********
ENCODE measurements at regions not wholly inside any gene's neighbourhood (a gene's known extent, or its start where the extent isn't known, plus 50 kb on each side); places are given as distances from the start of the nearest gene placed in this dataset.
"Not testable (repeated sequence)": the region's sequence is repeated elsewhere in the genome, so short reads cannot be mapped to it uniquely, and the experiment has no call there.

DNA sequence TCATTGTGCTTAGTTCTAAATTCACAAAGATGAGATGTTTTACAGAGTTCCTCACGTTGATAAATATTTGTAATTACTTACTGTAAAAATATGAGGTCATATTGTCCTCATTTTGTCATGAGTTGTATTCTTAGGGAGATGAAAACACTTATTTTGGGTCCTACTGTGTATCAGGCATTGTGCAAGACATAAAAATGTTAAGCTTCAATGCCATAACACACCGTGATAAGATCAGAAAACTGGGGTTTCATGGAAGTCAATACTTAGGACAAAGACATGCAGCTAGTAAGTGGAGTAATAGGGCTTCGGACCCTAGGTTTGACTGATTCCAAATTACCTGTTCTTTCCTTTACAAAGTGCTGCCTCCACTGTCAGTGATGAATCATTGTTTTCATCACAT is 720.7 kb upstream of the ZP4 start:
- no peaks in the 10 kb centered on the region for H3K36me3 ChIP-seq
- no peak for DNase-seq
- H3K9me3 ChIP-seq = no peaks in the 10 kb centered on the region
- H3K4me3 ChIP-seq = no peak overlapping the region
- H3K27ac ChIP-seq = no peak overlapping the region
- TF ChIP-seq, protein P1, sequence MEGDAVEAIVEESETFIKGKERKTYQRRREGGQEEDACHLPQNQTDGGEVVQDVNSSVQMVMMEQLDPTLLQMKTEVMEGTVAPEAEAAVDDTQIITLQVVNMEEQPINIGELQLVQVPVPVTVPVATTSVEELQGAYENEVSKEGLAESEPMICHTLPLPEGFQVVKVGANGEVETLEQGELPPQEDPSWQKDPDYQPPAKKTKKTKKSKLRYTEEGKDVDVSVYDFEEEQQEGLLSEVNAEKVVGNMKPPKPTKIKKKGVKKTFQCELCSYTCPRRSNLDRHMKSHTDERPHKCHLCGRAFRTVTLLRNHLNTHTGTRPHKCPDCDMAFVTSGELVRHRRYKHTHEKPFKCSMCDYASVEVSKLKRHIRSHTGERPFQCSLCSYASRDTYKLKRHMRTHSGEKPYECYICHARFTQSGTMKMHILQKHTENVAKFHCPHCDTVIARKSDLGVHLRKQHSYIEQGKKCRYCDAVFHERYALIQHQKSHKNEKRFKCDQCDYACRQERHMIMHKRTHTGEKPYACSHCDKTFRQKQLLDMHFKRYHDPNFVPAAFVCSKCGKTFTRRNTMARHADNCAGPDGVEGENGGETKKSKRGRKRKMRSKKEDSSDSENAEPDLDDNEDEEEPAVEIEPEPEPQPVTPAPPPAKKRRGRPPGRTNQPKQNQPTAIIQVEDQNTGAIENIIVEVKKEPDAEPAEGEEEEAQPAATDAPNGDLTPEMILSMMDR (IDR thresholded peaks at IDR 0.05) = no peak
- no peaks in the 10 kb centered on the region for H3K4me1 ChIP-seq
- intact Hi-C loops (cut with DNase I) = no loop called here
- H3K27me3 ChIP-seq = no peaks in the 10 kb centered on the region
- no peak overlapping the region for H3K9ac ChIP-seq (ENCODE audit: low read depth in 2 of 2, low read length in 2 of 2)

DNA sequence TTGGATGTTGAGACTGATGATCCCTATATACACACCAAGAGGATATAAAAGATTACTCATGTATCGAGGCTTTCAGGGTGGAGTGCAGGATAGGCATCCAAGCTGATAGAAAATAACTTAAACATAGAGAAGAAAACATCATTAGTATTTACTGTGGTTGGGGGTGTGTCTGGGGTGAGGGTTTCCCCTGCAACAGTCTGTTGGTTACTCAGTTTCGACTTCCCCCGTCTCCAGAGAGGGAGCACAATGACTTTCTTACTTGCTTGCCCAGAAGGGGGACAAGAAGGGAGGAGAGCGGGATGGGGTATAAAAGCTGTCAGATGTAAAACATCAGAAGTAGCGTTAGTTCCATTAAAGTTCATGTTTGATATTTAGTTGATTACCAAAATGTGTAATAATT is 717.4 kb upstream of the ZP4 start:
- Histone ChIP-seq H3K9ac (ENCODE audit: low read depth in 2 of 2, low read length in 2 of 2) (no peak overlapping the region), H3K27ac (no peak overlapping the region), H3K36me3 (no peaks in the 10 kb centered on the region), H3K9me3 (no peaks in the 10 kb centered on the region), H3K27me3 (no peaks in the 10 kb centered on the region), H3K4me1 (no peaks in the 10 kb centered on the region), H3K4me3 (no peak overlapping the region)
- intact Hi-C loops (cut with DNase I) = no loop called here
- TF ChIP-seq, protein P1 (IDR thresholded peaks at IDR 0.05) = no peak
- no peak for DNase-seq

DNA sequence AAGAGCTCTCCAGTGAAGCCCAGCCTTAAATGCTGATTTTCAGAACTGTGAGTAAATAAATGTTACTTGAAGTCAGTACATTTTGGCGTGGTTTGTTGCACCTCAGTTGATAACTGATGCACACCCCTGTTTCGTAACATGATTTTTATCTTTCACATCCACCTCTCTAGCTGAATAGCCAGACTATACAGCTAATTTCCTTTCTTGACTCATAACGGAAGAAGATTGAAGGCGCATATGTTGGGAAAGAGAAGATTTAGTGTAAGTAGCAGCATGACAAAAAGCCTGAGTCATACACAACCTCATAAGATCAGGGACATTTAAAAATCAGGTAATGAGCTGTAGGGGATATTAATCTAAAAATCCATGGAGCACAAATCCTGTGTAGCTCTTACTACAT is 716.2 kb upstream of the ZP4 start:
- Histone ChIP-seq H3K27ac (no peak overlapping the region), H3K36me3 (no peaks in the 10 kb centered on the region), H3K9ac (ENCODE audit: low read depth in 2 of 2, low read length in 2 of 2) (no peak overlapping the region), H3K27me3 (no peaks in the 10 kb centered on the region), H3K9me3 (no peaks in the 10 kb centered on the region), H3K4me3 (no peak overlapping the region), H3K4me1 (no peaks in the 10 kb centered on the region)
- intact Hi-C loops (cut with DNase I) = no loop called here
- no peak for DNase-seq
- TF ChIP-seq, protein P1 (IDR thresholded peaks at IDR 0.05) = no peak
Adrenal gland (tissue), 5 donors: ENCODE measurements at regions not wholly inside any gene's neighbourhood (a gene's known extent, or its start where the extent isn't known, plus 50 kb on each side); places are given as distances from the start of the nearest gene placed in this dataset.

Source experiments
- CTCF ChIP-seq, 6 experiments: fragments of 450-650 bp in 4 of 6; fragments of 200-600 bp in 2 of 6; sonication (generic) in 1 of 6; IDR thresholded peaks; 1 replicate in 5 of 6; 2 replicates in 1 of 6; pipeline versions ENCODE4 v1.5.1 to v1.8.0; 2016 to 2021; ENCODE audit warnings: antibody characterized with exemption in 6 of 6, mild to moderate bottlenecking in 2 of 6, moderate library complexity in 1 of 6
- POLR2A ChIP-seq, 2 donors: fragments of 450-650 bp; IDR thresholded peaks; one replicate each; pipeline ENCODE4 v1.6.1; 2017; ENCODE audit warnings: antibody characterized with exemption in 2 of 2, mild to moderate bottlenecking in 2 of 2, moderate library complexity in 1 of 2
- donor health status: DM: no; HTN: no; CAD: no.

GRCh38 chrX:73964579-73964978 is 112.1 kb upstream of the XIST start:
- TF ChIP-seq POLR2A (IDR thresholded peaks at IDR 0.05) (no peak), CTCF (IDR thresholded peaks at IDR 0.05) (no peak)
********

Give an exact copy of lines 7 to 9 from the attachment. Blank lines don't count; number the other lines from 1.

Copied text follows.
- H3K4me3 ChIP-seq = no peak overlapping the region
- H3K27ac ChIP-seq = no peak overlapping the region
- TF ChIP-seq, protein P1, sequence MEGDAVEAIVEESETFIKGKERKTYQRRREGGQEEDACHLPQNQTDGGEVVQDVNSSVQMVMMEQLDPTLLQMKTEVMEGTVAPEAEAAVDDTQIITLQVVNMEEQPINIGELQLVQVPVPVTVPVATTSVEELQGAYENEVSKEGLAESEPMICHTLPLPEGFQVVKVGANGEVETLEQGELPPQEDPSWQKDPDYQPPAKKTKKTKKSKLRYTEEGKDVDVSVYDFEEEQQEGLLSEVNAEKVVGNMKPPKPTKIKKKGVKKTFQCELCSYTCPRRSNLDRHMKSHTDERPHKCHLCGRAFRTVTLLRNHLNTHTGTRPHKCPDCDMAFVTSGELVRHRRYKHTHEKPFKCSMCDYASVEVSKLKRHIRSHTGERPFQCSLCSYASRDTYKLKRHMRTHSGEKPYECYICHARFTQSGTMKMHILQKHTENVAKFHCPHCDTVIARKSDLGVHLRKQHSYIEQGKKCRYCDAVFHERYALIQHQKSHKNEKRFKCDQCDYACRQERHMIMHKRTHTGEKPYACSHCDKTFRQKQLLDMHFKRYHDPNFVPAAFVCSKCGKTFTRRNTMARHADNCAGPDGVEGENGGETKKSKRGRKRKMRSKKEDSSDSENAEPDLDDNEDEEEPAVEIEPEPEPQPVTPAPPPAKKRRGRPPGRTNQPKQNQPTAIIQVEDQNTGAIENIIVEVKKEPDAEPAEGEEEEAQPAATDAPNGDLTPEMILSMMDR (IDR thresholded peaks at IDR 0.05) = no peak